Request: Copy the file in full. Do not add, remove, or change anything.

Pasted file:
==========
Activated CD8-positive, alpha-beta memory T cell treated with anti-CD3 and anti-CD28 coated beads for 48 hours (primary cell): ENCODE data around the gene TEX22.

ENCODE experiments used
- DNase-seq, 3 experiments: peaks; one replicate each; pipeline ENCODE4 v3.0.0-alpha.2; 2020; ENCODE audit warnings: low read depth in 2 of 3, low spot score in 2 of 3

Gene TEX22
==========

Activated CD8-positive, alpha-beta memory T cell treated with anti-CD3 and anti-CD28 coated beads for 48 hours (primary cell): ENCODE data around the gene TEX22.

ENCODE experiments used
- DNase-seq, 3 experiments: peaks; one replicate each; pipeline ENCODE4 v3.0.0-alpha.2; 2020; ENCODE audit warnings: low read depth in 2 of 3, low spot score in 2 of 3

Gene TEX22